The male Royals, meanwhile, come downstairs to the dining room for a hearty breakfast at 8.30am with eggs, bacon and mushrooms, kippers and grilled kidneys, to set them up for the 11am church service at St Mary Magdalene. When they return, it’s straight into pre-lunch drinks. This is where Meghan may find she can request a glass of her favourite wine, Tignanello, a full-bodied Tuscan red.
The Queen has a gin and Dubonnet, while Prince Philip has beer. Everyone else will sip a glass of Veuve Clicquot (except teetotal Prince Andrew) and nibble on nuts. Canapes before a full Christmas lunch are rather frowned upon.
Meghan and the Royal Family will take their places – although seats are unassigned, even for the Queen – at 1pm sharp. The table features elaborately folded starched white napkins, a silver candelabra with lit candles, wine decanters and red and gold crackers at each setting – a wonderful sight, although there is no shortage of Christmas ‘tat’ elsewhere at Sandringham.
On Christmas Day, the ladies generally opt for a light breakfast of sliced fruit, half a grapefruit, toast and coffee delivered to their rooms – the Queen’s tray is delivered at exactly 9am
The children eat separately in the nursery at 12.30pm.
There is no starter today and the roast turkey, traditionally from local butcher Scoles in Dersingham, takes centre stage. It’s the one day of the year that the head chef is permitted to enter the dining room, to carve the bird at the table.
Once he’s finished, the Queen will offer him a tot of whisky and wish him a happy Christmas. The turkey is served with mashed and roast potatoes, chestnut or sage and onion stuffing, cranberry sauce and bread sauce. Vegetables include brussels sprouts, carrots and roast parsnips. The Queen enjoys drinking Gewurztraminer, an aromatic white wine.
English dining etiquette is something Meghan would do well to observe. For example, forks should not be held in the right hand, nor should they be put down with the prongs facing upwards when not in use – as is the style in the United States. Americanisms will be noted, and discouraged.
The gifts inside the crackers – opened over lunch – are more luxurious than most, but I assume the jokes aren’t much better than average. While the table is jolly, it is never raucous.
The Christmas pudding, doused in fine brandy and decorated with holly, is carried into the dining room by the Palace steward and lit in front of everyone.
We used to start making Christmas puddings in September, when we returned to Buckingham Palace from Balmoral.
The enormous stainless steel sinks in the kitchen are meticulously scrubbed so that they can be used as giant mixing bowls.
The one presented on Christmas Day is often made the previous year, which allows extra time for it to mature.
There is a lot of alcohol in it, but – perhaps for obvious reasons – no coins or trinkets are added. No one wants to be responsible for a Royal choking. The pudding is served at 2pm with brandy butter and brandy sauce for good measure.
Then Meghan will be treated to a lavish cheese course with bottles of port on the table.
The Stilton will be pricked with a fork and soaked with port so it turns purple and mushy.
Occasionally, Princess Diana would wander into the kitchen and we’d chat about musicals and the theatre.
The other Royals would drift off and sleep for a while, but not for long.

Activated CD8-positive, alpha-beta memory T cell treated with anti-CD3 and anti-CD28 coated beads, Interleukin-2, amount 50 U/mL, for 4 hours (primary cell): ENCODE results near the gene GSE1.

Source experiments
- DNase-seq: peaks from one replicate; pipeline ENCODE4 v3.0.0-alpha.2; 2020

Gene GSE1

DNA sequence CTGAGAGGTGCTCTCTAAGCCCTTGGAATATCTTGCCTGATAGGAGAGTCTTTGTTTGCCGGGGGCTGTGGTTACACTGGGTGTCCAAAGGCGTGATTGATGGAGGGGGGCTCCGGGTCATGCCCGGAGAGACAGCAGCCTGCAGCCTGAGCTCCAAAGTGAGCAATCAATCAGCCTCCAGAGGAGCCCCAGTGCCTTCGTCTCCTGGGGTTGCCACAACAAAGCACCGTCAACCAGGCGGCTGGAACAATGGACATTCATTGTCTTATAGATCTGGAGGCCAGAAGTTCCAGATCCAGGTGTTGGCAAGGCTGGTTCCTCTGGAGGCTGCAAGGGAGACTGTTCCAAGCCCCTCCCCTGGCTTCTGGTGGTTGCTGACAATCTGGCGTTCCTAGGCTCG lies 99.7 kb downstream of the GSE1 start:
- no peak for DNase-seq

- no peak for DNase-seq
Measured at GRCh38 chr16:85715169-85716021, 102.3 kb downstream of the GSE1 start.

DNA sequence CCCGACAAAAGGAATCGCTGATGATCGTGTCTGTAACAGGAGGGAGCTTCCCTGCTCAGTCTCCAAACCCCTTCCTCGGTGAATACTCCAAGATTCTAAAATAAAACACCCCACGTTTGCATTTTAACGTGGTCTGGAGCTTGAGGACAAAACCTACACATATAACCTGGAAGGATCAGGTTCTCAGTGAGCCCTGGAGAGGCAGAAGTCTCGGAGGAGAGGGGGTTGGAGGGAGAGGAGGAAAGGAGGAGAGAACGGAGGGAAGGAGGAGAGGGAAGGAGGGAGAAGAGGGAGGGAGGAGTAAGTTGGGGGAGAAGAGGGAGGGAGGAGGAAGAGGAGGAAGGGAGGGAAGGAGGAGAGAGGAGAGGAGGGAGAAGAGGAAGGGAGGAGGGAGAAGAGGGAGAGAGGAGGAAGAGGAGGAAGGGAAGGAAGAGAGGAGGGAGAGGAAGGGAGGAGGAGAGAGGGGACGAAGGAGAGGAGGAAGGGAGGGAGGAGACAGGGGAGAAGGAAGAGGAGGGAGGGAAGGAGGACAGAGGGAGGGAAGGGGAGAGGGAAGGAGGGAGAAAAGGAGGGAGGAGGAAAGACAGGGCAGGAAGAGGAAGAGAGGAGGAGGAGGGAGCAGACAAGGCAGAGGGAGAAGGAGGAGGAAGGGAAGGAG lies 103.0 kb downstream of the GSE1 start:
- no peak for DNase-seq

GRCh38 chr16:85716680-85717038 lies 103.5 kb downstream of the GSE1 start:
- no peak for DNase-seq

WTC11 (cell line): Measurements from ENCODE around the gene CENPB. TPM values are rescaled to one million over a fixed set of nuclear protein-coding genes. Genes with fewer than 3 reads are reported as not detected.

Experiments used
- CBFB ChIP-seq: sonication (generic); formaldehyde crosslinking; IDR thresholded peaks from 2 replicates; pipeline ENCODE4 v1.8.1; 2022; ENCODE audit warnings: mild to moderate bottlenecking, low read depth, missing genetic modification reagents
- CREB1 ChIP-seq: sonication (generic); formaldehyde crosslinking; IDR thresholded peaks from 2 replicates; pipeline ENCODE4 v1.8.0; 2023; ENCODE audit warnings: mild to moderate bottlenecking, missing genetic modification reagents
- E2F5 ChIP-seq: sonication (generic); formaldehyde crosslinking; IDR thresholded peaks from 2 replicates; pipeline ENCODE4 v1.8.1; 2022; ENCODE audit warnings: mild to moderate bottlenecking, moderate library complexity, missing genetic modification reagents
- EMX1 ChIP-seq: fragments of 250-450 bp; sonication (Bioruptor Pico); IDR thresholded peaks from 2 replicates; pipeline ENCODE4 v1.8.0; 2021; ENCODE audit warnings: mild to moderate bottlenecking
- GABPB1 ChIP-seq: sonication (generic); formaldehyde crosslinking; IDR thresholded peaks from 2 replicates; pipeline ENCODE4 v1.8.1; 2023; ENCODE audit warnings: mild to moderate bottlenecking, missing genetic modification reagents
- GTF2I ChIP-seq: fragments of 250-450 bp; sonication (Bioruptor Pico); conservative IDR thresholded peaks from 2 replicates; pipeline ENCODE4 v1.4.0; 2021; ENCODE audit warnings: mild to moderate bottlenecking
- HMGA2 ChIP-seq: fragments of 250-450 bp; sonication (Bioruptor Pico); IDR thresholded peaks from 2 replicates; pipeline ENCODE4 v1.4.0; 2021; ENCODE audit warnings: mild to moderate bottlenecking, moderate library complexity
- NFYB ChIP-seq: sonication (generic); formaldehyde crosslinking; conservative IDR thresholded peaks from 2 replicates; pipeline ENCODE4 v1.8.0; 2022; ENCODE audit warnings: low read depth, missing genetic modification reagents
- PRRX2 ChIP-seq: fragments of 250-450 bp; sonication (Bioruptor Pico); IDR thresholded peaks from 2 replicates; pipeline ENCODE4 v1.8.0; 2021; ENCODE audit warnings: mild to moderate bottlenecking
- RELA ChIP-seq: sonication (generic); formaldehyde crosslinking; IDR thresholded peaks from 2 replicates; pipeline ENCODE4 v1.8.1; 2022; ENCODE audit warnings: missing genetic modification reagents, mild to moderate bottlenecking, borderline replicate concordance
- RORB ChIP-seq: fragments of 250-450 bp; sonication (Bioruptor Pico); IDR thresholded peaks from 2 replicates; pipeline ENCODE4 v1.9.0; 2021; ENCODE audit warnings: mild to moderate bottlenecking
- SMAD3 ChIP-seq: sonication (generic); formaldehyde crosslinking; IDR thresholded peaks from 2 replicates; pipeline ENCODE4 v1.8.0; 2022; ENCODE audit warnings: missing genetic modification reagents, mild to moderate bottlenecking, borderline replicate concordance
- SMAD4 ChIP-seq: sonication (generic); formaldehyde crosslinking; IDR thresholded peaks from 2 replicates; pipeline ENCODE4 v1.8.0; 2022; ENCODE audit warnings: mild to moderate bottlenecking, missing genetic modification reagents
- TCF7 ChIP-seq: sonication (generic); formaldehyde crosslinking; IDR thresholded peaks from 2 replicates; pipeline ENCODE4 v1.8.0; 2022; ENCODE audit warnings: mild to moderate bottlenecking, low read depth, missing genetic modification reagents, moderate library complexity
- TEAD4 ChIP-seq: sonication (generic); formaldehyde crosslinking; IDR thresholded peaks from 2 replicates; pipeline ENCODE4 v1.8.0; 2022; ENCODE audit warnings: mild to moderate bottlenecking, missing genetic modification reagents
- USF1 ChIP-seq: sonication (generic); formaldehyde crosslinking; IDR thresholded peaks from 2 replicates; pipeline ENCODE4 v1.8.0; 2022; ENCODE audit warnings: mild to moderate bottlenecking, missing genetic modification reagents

A small circular table is laden with chocolates from Charbonnel et Walker and the Queen’s favourites, Bendick’s Bitter Mints
They were required to assemble again at 3pm for the Queen’s Christmas message on television (although some took the opportunity to stroll around the grounds) and again at 4pm for a festive tea. There will be Christmas cake, a chocolate yule log, mince pies with brandy butter, scones and more sandwiches.
All the Royals are remarkably disciplined with food. Most simply graze. This is just as well, because the dinner buffet is a further feast.
Served at 8.15pm, and preceded by the requisite aperitif from 7.45pm, it is laid out in the dining room. But there is not a sausage roll or Quality Street in sight.
When I was there it was traditional, Old English cuisine: a stuffed boar’s head on platters, ox tongue and boiled and roasted hams, salmon and game. Potatoes tossed in hollandaise sauce, sliced tomatoes or green leaves suffice as an accompaniment. A small circular table is laden with chocolates from Charbonnel et Walker and the Queen’s favourites, Bendick’s Bitter Mints.
When I was there it was traditional, Old English cuisine: a stuffed boar’s head on platters, ox tongue and boiled and roasted hams, salmon and game
After the buffet has been served at 8.30pm, the 100-strong staff’s duties are over.
And it is party time. We would have a disco in the Recreation room, although we’d have to be up by 6.30am the next day. After a hearty breakfast on Boxing Day, the men – desperate to get out of the house – go shooting.
The Queen, and the ladies, generally join them at a cottage on the estate for a hot lunch of beef bourguignon, or venison stew, with mashed potatoes, braised red cabbage and apple pie. We would fry up slices of Christmas pudding in unsalted butter to snack on.
The evening meal tends to be game – venison, served with dauphinoise potatoes and carrots.
Pudding is usually chocolate-based to please the Queen, such as a Chocolate marquise or Chocolate perfection pie, a multi-layered creation made up of cream, meringue and cinnamon.
True, none of this fits easily with a Hollywood diet. But if Meghan is anything like me, she will enjoy it immensely – every member of the Queen’s staff will welcome her, and I’m sure the kitchen will rustle up green juice and chia seeds when all the festive feasting is over.
Darren McGrady is the author of The Royal Chef At Home: Easy Seasonal Entertaining (Bright Sky Press, £24.95).